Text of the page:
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'Smoking, alcohol use, high BMI linked to almost half of global cancer deaths'


Smoking, alcohol use, and high body mass index (BMI) are the greatest contributors to developing cancer, and almost half of global cancer deaths are due to these risk factors, a study published in medical journal Lancet has said.

Smoking, alcohol use, high BMI, and other known risk factors were responsible for nearly 4.45 million global cancer deaths in 2019, according to Global Burden of Diseases, Injuries, and Risk Factors (GBD) 2019 study.

The study suggested that global cancer deaths due to these risk factors increased by an estimated 20.4% between 2010 and 2019, and differed considerably based on countries’ level of development.

Half of all male cancer deaths in 2019 (50.6%, or 2.88 million) were due to estimated risk factors, compared with over one-third of all female cancer deaths (36.3%, or 1.58 million), it said.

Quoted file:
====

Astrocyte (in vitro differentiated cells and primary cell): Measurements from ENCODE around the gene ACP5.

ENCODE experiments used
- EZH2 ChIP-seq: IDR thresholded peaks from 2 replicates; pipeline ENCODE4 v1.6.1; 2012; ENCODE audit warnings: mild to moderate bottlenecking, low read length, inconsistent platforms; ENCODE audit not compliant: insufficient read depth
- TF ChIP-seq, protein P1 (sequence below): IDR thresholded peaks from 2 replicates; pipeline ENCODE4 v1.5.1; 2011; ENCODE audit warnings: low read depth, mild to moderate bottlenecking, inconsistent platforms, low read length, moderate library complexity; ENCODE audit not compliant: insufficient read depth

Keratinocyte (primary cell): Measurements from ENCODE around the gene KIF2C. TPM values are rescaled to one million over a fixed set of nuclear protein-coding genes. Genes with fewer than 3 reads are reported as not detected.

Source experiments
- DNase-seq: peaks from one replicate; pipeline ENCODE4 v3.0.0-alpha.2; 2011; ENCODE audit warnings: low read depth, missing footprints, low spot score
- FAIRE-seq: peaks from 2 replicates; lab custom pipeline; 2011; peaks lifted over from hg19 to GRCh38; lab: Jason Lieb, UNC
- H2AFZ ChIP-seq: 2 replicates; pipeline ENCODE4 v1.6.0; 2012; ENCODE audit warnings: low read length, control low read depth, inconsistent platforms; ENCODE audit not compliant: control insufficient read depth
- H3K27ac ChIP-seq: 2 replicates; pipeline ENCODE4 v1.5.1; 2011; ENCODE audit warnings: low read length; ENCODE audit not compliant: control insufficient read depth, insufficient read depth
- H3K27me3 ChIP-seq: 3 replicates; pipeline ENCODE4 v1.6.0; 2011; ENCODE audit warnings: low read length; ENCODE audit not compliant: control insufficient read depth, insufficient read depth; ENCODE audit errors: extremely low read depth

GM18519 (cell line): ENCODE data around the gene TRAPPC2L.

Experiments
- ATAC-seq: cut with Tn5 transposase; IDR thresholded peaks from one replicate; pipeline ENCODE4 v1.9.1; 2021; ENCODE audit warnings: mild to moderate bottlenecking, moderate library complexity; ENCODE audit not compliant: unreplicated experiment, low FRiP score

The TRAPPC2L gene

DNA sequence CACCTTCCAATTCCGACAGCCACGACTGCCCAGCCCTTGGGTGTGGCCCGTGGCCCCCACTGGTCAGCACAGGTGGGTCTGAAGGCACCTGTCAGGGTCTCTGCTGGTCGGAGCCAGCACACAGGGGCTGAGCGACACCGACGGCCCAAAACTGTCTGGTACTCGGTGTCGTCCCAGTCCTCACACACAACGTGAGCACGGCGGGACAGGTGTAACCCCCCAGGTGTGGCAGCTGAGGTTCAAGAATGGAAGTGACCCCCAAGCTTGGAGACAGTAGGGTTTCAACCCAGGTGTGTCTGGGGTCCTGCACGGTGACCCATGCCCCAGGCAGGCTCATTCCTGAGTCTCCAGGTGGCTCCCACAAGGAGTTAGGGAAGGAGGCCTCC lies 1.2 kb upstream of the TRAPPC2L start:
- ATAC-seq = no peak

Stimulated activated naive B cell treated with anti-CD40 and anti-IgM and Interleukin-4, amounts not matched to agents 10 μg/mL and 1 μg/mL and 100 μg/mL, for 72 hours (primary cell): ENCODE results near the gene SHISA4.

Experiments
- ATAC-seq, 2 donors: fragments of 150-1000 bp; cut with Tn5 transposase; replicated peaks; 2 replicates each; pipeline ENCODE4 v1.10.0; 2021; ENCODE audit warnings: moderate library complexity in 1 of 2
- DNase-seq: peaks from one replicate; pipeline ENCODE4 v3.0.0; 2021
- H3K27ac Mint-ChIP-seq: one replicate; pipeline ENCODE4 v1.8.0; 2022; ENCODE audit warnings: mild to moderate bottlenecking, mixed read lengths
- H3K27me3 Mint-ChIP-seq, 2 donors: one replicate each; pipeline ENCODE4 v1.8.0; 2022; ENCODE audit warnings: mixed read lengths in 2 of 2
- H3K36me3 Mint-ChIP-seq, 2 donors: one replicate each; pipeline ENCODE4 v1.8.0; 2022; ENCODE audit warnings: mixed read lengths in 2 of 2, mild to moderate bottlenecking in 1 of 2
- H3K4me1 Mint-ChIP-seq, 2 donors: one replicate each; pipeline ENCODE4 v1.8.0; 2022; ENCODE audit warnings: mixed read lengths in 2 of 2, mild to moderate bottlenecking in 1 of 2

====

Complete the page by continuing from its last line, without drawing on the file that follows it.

The leading cause of risk-attributable cancer death for both men and women globally was tracheal, bronchus, and lung cancer, which accounted for 36.9% of all cancer deaths attributable to risk factors. This was followed by colon and rectum cancer (13.3%), oesophageal cancer (9.7%), and stomach cancer (6.6%) in men, and cervical cancer (17.9%), colon and rectum cancer (15.8%), and breast cancer (11%) in women.

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“This study illustrates that the burden of cancer remains an important public health challenge that is growing in magnitude around the world,” said Christopher Murray, director of Institute for Health Metrics and Evaluation (IHME) at University of Washington’s School of Medicine and a co-senior author of the study. “Smoking continues to be the leading risk factor for cancer globally, with other substantial contributors to cancer burden varying.”

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The authors have called for investment in risk reduction strategies while strengthening health systems for early diagnosis and effective treatment.

In addition to 4.45 million cancer deaths, which made up 44.4% of all cancer deaths in 2019, risk factors included in the analysis accounted for 105 million cancer DALYs (disability-adjusted life-years, or years of life lost due to time lived in states of less than full health) globally for both sexes in 2019 – 42.0% of all DALYs in that year.



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